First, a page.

When Mary Jo Pollack found out this spring she was going from being paid twice a month to one payment at the end of the month, she didn't think much of it.
Pollack works for one of James City County's largest employers, Williamsburg-James City County Schools, which employers more than 1,000 people.
The school division moved the last of its employees -- bus drivers, cafeteria workers, custodians, some teachers and operations staff -- to a once-a-month pay schedule with its professional staff in September.
It was a move to save money on payroll processing as well as move to a new payroll processing, a switch the district made this summer, officials said.
"No one really realized what was going to happen," Pollack said. "When we got that first check, that's when we knew — this is going to be a problem."
Pollack and a group of roughly 15 other district workers attended an October school board meeting to tell members the district's move has financially stretched some workers to the breaking point.
"We want you to know that your decision to go to one pay period a month has greatly affected people's lives," said Pollack, who was chosen to be the workers' spokesperson.
She went on to explain that some people had lost their vehicles and others were moving in together to cut costs.
The workers, she said, want the district to consider paying workers every two weeks, or going back to the twice-a-month pay schedule they'd been under for years.
Pollack and other drivers stressed that they enjoy the work they do, and feel like they have a good employer.
"They keep telling us we're the most valuable employees they have, but we want them to show it," one bus driver said. "How can we focus on our jobs when we're so worried about how we'll pay bills?"
During the board members' comment period, Williamsburg representative Kyra Cook said she, too, had heard from workers that the payroll move had been a "rough transition." She asked how the district could help struggling employees.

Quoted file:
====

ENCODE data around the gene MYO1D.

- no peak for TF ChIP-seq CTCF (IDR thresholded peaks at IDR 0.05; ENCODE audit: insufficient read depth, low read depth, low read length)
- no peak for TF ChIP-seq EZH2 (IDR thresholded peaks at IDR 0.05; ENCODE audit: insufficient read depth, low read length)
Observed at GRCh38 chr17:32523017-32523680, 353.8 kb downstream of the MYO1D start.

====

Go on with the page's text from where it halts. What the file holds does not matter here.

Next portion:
District chief financial officer Christina Berta said the division informed workers about the change last spring, and it didn't take effect until September.
"We aren't personal tax advisers, so we can't provide tax relief or advice to employees," Berta said. "I'm certainly understanding that it's a change, and change is never a fun thing for employees."
The CFO said the division has already seen efficiencies in the new process, with payroll taking a lot less time than before. The process is still new, and any savings from the new system will take time to gauge, Berta said.
After being questioned by board member Ruth Larson, Berta said the district can reconsider the move if it doesn't see savings.
In the meantime, workers feeling the pinch can make a few adjustments to help them see more take-home pay, said Howard Busbee, a retired taxation professor at the College of William and Mary.
One way would be for workers to update their W-4, or federal withholding forms. By claiming exemptions, workers could see the amount withheld reduced and more in their monthly checks, he said.
"Their gross pay has not changed, but since they're being paid in one lump sum, (the district) may be required by federal law to withhold more, so it appears that they're making less," Busbee said.
Many workers would get some funds back when they filed their taxes returns, he added.
He suggested workers make adjustments in automatic payments schedules to align them with their new pay periods, stock up on non-perishable groceries when they get paid as well as pay as many bills at one time as they can.
"It can be difficult to make this transition, and it does put a burden (on the worker) to balance out money and make it last for a whole month," Busbee said.
For Pollack and her co-workers, the change remains a hardship. She said it has led at least one bus driver to retire and two others to find other jobs.
"We can't wait until the end of the year to get taxes back," Pollack said. "Some people need that money in their pockets now."
Canty can be reached at (757) 345-2341.